Morphometric data of Spectrolebias gracilis (sp. n.).

Holotype Paratypes
male males (10) females (6)
Standard length (mm) 19.2 17.3–20.8 16.1–17.8
Percent of standard length
Body depth 33.6 31.3–36.7 32.1–33.6
Caudal peduncle depth 14.2 13.2–15.7 12.9–13.7
Pre-dorsal length 50.6 46.8–51.2 56.4–61.8
Pre-pelvic length 43.7 39.6–45.6 45.3–47.9
Length of dorsal-fin base 36.8 36.3–40.9 21.1–26.4
Length of anal-fin base 43.9 39.6–44.2 26.7–30.3
Caudal-fin length 35.7 33.8–38.1 33.0–37.1
Pectoral-fin length 24.8 21.6–24.8 19.0–21.3
Pelvic-fin length 11.1 9.8–11.7 9.9–11.8
Head length 30.5 29.8–33.7 31.7–33.5
Percent of head length
Head depth 95.6 94.4–103.3 84.7–93.3
Head width 58.6 55.7–62.8 56.5–60.7
Snout length 12.1 11.9–14.9 9.4–13.4
Lower jaw length 17.4 15.2–19.2 14.8–17.2
Eye diameter 38.5 35.1–39.6 35.9–39.7

Dorsal and anal fins rounded, broader and fan-shaped in males, without filamentous rays. Caudal fin subtruncate, dorsal and ventral margins nearly straight, posterior margin gently convex. Pectoral fin elliptical, posterior margin reaching vertical between base of fifth and sixth anal-fin rays in males, reaching urogenital papilla in females; in males, minute contact organs on two uppermost pectoral-fin rays. Pelvic-fin small, tip reaching between second and third anus anal-fin ray in males, between first and second anal-fin ray in females; pelvic-fin bases medially in close proximity. Dorsal-fin origin in vertical between base of 3rd and 5th anal-fin rays in males, between base of 4th and 6th anal-fin rays in females. Dorsal-fin origin between neural spines of vertebrae 7 and 8 in males, between neural spines of vertebrae 9 and 10 in females; anal-fin origin between pleural ribs of vertebrae 6 and 7 in males, between pleural ribs of vertebrae 7 and 8 in females. Hypurals ankylosed, forming single hypural plate. Ventral process of posttemporal absent. Dorsal-fin rays 21–23 in males, 15–18 in females; anal-fin rays 23–25 in males, 19–21 in females; caudal-fin rays 21–23; pectoral-fin rays 12–13; pelvic-fin rays 5–6.

Scales small, cycloid. Body and head entirely scaled, except anterior ventral surface of head. Body squamation extending over anterior 20% of caudal-fin base; no scales on dorsal, anal and pectoral-fin bases. Longitudinal series of scales 24–25; transverse series of scales 9–10; scale rows around caudal peduncle 12. No contact organs on scales. Total vertebrae 26–27. Frontal squamation E-patterned; E-scales overlapping medially; anterior-most frontal G-scale.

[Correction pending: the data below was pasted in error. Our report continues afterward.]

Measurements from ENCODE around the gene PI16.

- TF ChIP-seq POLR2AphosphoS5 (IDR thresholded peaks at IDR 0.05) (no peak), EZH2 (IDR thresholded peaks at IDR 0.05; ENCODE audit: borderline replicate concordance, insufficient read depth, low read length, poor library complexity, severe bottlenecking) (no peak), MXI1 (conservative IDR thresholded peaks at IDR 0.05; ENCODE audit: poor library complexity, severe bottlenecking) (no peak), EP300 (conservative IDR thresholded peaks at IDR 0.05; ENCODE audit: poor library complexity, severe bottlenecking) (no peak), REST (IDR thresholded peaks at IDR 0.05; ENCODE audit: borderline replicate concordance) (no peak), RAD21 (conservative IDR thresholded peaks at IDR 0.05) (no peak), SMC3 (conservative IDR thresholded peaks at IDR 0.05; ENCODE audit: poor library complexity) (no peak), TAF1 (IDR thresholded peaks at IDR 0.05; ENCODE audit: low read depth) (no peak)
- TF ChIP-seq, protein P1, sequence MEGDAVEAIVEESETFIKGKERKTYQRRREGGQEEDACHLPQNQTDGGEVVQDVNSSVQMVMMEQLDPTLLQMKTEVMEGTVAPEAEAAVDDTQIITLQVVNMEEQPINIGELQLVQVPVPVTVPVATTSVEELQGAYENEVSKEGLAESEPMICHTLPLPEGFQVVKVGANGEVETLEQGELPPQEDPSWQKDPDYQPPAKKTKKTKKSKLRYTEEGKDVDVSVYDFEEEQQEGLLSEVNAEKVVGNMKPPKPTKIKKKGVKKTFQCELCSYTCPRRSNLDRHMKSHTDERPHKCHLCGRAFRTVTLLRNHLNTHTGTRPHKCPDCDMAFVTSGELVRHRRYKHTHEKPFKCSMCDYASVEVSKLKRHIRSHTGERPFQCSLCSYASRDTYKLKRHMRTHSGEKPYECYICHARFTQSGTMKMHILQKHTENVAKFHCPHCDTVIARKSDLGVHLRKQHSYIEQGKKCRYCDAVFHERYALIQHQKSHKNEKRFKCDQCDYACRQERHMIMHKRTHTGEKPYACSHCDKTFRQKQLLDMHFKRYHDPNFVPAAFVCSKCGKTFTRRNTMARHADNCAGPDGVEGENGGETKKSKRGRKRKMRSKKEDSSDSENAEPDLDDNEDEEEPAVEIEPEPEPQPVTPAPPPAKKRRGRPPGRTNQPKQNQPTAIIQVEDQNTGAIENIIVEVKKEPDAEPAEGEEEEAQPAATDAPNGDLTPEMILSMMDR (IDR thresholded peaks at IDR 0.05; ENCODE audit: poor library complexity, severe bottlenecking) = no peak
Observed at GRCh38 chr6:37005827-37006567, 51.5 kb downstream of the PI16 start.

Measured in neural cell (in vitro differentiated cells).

Latero-sensory canals absent. Cephalic neuromasts: supraorbital 11–13, parietal 3–4, anterior rostral 1, posterior rostral 1, infraorbital 1 + 16–20, preorbital 3, otic 2, post-otic 2, supratemporal 1, pre-opercular 11–14, median opercular 1, ventral opercular 1, mandibular 6–7, lateral mandibular 3–5, paramandibular 1. One or two neuromasts per scale of trunk lateral line. Two pairs of neuromasts on caudal-fin base.

Colouration in life

Males (Fig. 4). Body dark purplish brown to black; posterior-most extremity of caudal peduncle light pinkish brown; minute bright blue dots irregularly scattered over flank, more concentrated on its anterior portion. Head brown to black, with 10–12 small bright blue spots irregularly arranged on opercle, surrounded by diffuse blue iridescence; two bright blue bars on suborbital region. Iris dark brown, with two bright blue bars. Dorsal and anal fins dark reddish grey to black, with sub-distal bright blue line; light blue dots irregularly scattered over basal portion of both fins. Caudal fin hyaline, with light blue dots irregularly scattered over its basal portion; posterior margin bluish white. Pectoral fin hyaline with bright blue dots on basal portion. Pelvic fin dark grey to black, with subdistal bright blue stripe.